Flash Boys by Michael Lewis

Michael Lewis is now one of my favorite authors. His style reads like water flowing freely from the Icelandic glaciers, which essentially means that I can binge read one of his books in a couple of days and feel like that I didn’t got enough of that sight. His latest effort, which I came to be aware of, originally via this article in the New York Times Magazine, a couple of years ago, is truly amazing. I believe you really need to stand out as a non fiction writer to be able to deliver this level of novel like experience to an otherwise FinTech tale. I bet if I was going to tell you the story you’d drift off into some unicorn infested land after the first thirty seconds. Instead, I’ll just state a couple of main points to draw you in.

Michael Lewis comes at this story in his fast paced style grabbing you very quickly with his rogue Brad Katsuyama, the unlikely Canadian hero that brought the high frequency trading world to the public eye. By positioning our hero as an innocent bystander that happens to walk into a broad daylight robbery in action by some shady characters, seeing himself being dragged in to the plot, even though there’s no real desire on his part to be a part of it. It’s a great premise which delivers all the way to the end with a few twists and interesting revelations in the middle.

If you’re anything like me, you are also craving good stories that have some element of software engineering on it. While Neal Stephenson and William Gibson provide some good alternatives, it feels like there’s nothing really out there apart from cyberpunk and sci-fi tales to cover for it. It’s refreshing then to see a non fiction tale that uses a few characters, real world people, that really do put technology in front, despite the dollar signs to do otherwise. I’m referring of course to Sergey Aleynikov, one of the central figures of the story and a very interesting one at that. The fact that you can actually learn something from such a good story like this one in this sense it was a surprise. The explanation of all the different types of orders and puzzles that our high frequency traders unravel was particularly interesting. It’s also interesting to note that the complexity that governs financial markets today eclipses whatever 99% of the world thinks its happening at any moment in time. Think about it this way: if you think that calculating your taxes is something that only your math wiz cousin really can do, imagining him telling you that really only his math wiz PhD third degree cousin/acquaintance who also holds a dual degree in Genetic Engineering and Statistics has some idea of, should do the trick.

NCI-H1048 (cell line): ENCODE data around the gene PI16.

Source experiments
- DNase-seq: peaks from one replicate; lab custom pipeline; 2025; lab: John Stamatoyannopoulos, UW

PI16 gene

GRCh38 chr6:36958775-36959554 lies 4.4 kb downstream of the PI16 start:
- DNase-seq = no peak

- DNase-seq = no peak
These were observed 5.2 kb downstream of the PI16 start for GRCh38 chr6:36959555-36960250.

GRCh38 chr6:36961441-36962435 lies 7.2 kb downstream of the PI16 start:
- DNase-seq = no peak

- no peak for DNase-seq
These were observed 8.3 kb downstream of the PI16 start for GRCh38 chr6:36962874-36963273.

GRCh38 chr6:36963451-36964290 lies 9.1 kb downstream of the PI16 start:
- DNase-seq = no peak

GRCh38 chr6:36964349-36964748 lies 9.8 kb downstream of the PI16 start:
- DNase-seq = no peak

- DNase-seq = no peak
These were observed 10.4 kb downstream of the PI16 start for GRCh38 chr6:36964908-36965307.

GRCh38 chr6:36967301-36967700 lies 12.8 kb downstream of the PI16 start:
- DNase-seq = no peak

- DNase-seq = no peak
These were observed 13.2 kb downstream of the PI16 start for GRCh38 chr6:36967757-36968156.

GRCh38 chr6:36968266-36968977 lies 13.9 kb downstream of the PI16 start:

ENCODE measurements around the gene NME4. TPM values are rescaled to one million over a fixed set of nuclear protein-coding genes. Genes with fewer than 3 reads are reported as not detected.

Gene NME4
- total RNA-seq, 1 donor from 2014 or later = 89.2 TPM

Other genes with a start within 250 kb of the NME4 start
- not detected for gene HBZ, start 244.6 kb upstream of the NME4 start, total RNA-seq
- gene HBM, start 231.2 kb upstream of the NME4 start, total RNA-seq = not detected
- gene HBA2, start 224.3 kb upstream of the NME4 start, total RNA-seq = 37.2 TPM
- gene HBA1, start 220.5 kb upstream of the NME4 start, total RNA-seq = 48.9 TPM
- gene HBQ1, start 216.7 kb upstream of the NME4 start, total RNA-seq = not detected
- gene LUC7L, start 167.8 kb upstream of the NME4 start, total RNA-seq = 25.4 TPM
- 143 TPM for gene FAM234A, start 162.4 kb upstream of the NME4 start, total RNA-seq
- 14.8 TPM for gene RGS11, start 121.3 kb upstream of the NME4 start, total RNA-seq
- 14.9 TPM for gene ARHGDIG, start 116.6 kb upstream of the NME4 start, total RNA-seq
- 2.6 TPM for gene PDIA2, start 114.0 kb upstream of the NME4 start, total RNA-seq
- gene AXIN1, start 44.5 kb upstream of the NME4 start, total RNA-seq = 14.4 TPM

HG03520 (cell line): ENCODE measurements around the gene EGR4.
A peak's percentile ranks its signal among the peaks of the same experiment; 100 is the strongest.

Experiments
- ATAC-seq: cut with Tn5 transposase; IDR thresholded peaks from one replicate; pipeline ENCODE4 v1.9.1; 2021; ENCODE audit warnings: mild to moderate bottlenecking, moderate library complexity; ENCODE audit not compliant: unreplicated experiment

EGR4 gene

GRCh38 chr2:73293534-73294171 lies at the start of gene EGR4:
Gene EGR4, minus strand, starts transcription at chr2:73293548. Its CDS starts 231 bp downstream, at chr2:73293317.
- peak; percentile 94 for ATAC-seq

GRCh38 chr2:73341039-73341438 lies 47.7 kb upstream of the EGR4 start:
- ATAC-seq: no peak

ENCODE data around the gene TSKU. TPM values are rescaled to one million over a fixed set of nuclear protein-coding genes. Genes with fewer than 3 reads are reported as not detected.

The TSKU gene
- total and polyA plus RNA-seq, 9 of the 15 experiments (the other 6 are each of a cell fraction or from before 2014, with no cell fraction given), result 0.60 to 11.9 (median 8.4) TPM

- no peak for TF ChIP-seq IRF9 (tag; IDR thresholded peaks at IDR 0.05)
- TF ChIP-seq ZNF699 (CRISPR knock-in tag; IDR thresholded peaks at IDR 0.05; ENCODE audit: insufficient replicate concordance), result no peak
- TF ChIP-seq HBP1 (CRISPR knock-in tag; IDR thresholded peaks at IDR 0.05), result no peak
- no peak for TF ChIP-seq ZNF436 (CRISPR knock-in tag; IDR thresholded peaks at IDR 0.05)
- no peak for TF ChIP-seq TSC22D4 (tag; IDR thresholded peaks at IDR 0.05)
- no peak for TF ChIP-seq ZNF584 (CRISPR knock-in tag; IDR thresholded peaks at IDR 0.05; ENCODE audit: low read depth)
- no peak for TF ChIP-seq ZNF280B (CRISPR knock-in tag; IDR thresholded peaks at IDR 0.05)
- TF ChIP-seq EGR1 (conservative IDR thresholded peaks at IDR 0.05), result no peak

Overall, you’ll feel you’re not only one step closer to understanding our world after reading this book, you’ll probably feel like you understand even less, which is fine too. If it leaves a few burning questions on your head than that’s worth your time.

One final scary thought. The book was published back in 2014, which means that whatever is happening now should be changing a lot faster and be a tidy bit more complex.

Happy readings.

 

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